For a long time now, I have been using the phrase Emotion-Triggered Eating when I work with clients. I do this because I believe the phrase Emotion-Triggered Eating is more precise and useful than the other, more widely-used, term emotional eating. I stepped through my reasoning for that in a previous blog. In that blog I focused on the Eating aspect of the Emotion-Triggered Eating dynamic. For this month’s blog post, I thought it might be helpful to take a closer look at the Emotion-Trigger part.

The Energy Behind the Trigger

When you drill down to the core of it, reacting to emotion triggers is really all about managing discomfort. The things that trigger our negative emotions tend to be things we do not (or often can not, or should not) address directly. If, for example, we have an unpleasant interaction with a co-worker or an employer, we often can’t say everything we wish we could. And even if we do have an altercation where we say everything on our mind, or even a habit of similar conflicts with specific people, we may still feel incomplete, frustrated, and stuck with unresolved negative feelings. We may find ourselves in conflict with a system we have little or no influence over. We may feel victimized, marginalized, or frustrated. Whatever these specifics are, is it any wonder that the first instinct is to find a way to ease the discomfort?

The Response to the Trigger

Abusing food is a common and convenient way to self-soothe, but it far from the only way. Using food is so common, of course, because of its availability. Everyone has to eat. But there are other activities people often use to distract themselves from their stressors and to alleviate the challenging feelings that result from being stressed. These include losing oneself in shopping, using substances that alter mood, engaging in excessive sex, getting overly-sucked into games or social media on one’s smartphone, or indulging in over exercise. All of these things may be perfectly fine in the appropriate amount, time and place, but can become unhealthy habits if regularly and reflexively used to escape discomfort.

A Life-Long Challenge For Many 

Dealing with emotion-triggers and their fallout is a massive endeavor. Hey, that’s why we have therapists. People spend big chunks of their lives learning to navigate this stuff, so we are certainly not going to solve that entire issue this month (though you were probably not expecting us to in a 850 word blog.) What we can do right now is take an important first step; that is, taking some of the power away from one’s emotion-triggers.

To lessen the impact of emotion triggers is simple, though not necessarily easy. As always seems to be the case in my blogs and articles, a major part of dealing with emotion triggers is learning to be aware and practicing mindfulness. Being aware of what our emotion triggers are is a major way to navigate the dynamic. Because being aware of what triggers us means that we are not reacting blindly to them when they occur. If we are aware of our inappropriate responses to something, then at least a small part of us recognizes that these reactions are not mysterious emotional attacks. These emotional reactions are rooted in something we are familiar with. This is the first step toward acknowledging that our reactions to these triggers is (at the end of the day) our choice.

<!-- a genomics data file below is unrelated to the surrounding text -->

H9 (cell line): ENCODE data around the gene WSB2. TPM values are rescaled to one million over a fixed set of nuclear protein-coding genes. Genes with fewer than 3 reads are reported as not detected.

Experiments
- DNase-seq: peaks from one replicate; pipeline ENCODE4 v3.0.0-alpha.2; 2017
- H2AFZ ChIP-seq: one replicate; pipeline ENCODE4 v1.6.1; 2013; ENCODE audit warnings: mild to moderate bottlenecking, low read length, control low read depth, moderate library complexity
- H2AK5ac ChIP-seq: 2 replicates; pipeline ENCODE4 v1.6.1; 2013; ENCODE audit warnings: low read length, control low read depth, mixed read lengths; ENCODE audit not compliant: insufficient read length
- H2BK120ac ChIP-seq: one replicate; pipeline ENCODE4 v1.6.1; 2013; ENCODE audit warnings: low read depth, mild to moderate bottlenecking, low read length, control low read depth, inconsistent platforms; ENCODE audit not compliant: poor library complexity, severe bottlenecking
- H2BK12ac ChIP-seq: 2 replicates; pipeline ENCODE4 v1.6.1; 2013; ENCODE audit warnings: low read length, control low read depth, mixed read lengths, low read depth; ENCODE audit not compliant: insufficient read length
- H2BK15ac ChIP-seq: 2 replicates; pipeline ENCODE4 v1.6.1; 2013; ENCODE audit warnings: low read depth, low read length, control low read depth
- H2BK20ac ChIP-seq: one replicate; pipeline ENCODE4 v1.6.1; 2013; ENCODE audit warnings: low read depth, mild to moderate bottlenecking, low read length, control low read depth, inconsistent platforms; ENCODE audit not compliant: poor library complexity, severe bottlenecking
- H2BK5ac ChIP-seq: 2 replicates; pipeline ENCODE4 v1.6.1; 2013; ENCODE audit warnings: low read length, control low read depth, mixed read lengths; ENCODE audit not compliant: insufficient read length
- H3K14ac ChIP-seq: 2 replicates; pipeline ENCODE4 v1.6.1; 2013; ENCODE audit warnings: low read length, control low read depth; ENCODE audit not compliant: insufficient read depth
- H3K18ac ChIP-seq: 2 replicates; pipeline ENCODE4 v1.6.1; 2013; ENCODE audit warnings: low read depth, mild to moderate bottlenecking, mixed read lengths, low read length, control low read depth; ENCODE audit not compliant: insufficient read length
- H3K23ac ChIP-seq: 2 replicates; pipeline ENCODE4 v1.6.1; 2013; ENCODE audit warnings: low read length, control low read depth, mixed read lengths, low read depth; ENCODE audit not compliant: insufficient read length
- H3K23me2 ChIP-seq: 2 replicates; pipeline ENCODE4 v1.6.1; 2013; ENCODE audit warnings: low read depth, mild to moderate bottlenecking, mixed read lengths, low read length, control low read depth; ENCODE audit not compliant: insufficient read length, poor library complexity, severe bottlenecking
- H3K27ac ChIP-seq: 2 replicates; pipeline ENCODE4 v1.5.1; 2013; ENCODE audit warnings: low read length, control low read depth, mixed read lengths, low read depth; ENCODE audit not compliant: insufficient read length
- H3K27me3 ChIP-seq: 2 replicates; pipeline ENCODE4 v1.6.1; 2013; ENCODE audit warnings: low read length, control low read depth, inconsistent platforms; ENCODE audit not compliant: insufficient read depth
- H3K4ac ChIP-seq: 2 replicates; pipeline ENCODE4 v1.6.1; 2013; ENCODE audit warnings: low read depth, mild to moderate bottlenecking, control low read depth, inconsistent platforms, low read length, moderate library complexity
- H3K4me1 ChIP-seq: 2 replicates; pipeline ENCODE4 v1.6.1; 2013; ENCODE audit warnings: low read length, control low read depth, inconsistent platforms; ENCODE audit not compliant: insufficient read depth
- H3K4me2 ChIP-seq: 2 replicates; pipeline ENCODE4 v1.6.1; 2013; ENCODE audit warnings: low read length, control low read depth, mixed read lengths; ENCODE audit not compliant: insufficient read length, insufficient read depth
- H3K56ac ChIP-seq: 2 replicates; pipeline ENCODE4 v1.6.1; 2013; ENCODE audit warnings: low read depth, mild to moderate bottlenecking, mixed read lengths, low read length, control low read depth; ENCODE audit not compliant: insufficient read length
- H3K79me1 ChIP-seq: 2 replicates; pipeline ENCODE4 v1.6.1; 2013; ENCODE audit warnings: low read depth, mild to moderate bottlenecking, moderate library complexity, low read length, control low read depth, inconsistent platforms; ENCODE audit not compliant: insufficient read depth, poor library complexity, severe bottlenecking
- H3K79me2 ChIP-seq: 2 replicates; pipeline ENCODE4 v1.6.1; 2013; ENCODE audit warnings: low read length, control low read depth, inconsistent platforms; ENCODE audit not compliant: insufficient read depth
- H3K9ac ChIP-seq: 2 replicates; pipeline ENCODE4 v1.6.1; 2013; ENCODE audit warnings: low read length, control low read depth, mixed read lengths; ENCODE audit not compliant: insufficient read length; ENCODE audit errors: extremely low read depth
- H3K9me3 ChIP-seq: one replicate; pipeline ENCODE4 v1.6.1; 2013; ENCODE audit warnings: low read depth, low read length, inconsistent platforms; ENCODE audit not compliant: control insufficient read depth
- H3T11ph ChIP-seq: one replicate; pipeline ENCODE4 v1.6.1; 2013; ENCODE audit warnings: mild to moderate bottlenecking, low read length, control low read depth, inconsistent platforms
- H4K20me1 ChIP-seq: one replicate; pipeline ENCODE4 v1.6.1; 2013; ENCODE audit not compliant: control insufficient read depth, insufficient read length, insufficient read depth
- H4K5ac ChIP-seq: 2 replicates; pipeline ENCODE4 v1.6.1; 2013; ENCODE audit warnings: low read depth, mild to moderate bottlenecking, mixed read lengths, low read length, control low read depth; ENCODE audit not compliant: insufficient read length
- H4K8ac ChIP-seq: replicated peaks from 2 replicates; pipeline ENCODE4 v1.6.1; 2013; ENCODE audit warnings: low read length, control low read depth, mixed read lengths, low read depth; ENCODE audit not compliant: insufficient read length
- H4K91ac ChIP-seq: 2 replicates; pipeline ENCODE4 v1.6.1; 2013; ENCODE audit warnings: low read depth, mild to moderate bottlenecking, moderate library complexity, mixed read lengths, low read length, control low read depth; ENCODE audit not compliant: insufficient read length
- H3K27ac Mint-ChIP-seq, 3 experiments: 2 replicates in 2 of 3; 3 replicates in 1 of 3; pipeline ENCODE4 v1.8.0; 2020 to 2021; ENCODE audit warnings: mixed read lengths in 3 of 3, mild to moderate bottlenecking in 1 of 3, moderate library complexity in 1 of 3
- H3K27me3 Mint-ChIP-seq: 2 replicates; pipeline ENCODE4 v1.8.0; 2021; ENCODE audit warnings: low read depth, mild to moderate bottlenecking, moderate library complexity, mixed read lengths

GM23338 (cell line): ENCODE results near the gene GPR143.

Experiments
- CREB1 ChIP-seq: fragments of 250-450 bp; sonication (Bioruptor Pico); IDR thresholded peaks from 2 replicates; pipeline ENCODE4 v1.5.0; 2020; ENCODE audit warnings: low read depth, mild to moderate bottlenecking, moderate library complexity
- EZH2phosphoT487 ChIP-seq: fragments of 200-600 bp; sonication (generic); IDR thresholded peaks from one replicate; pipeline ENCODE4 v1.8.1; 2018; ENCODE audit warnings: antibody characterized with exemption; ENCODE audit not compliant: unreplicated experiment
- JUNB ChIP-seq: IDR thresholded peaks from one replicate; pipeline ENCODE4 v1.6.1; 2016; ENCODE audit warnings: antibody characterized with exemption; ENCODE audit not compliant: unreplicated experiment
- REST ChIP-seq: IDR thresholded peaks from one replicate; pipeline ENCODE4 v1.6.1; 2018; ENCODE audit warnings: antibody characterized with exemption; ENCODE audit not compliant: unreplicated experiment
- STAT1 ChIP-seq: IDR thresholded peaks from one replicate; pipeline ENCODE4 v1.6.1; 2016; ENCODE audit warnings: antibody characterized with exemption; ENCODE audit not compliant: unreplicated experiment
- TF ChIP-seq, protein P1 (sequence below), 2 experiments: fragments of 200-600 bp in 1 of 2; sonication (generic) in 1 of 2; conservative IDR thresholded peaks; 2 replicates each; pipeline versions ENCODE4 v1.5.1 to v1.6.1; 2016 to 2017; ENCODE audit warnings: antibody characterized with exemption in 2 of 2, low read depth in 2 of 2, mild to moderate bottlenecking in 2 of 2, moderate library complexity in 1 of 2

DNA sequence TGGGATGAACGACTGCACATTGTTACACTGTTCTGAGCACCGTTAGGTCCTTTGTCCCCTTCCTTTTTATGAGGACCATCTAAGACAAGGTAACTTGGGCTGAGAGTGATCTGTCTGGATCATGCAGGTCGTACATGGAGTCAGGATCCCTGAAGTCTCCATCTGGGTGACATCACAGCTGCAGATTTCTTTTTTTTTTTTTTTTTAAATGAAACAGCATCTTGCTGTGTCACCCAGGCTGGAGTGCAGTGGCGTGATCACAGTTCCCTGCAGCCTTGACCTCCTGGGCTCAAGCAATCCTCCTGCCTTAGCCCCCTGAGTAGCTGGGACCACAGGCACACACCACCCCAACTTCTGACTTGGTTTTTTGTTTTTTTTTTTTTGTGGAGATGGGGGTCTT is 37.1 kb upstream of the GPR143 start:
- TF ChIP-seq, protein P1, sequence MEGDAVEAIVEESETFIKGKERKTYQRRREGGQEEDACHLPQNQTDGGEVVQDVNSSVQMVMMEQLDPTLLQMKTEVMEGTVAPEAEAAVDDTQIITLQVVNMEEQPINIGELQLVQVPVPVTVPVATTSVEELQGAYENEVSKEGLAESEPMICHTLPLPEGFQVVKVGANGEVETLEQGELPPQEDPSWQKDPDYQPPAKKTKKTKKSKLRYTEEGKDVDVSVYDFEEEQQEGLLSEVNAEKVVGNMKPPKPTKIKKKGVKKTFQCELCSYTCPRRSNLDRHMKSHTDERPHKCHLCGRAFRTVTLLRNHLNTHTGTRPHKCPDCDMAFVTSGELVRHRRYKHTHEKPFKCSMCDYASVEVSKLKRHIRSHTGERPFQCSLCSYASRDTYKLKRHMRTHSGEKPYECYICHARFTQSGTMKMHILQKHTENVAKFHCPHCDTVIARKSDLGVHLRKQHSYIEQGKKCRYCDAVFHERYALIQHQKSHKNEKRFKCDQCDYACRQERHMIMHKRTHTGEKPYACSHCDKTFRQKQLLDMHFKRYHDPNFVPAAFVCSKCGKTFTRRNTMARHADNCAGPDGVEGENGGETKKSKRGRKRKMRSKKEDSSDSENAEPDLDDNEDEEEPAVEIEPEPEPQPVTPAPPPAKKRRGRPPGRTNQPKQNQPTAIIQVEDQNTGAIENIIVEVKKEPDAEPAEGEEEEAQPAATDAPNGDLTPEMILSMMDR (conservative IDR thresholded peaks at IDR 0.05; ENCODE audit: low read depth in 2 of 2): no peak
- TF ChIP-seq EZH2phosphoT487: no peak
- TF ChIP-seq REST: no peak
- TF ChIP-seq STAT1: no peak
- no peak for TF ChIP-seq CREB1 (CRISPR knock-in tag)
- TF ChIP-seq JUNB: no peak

Small Steps Toward Taking Charge

To admit that engaging in behavior we are not proud of is a choice we make is understandably a difficult thing to acknowledge. Sometimes we feel powerless in the face of our reactions to tough challenges. But we are the ones who create our own responses. We cannot be less powerful than the things we actually create. If one of my clients says that they cannot control their automatic response to something, I gently point out that these responses are behaviors they learned along the way (that may not be serving them now.) It is ok to feel that the behavior is in some way in charge of them, just as long as they understand that the truth is they, themselves, have always been in charge of their own behavior. It may take a while to get used to this new way of seeing themselves and their behavior. I point out that the first step is to simply observe this dynamic, until they feel able to challenge the assumption of powerlessness that they had fooled themselves into believing. Over time, as they become stronger than their old ideas of powerless reactions to their triggers, they can find ways to experience what they are feeling without responding in a way that no longer serves them.

Becoming ready to face and challenge the assumptions of our triggers is an early, critical step toward growth, empowerment, and emotional freedom. For more information on my thoughts regarding how to by-pass emotion triggers, please check out my January 2022 blog!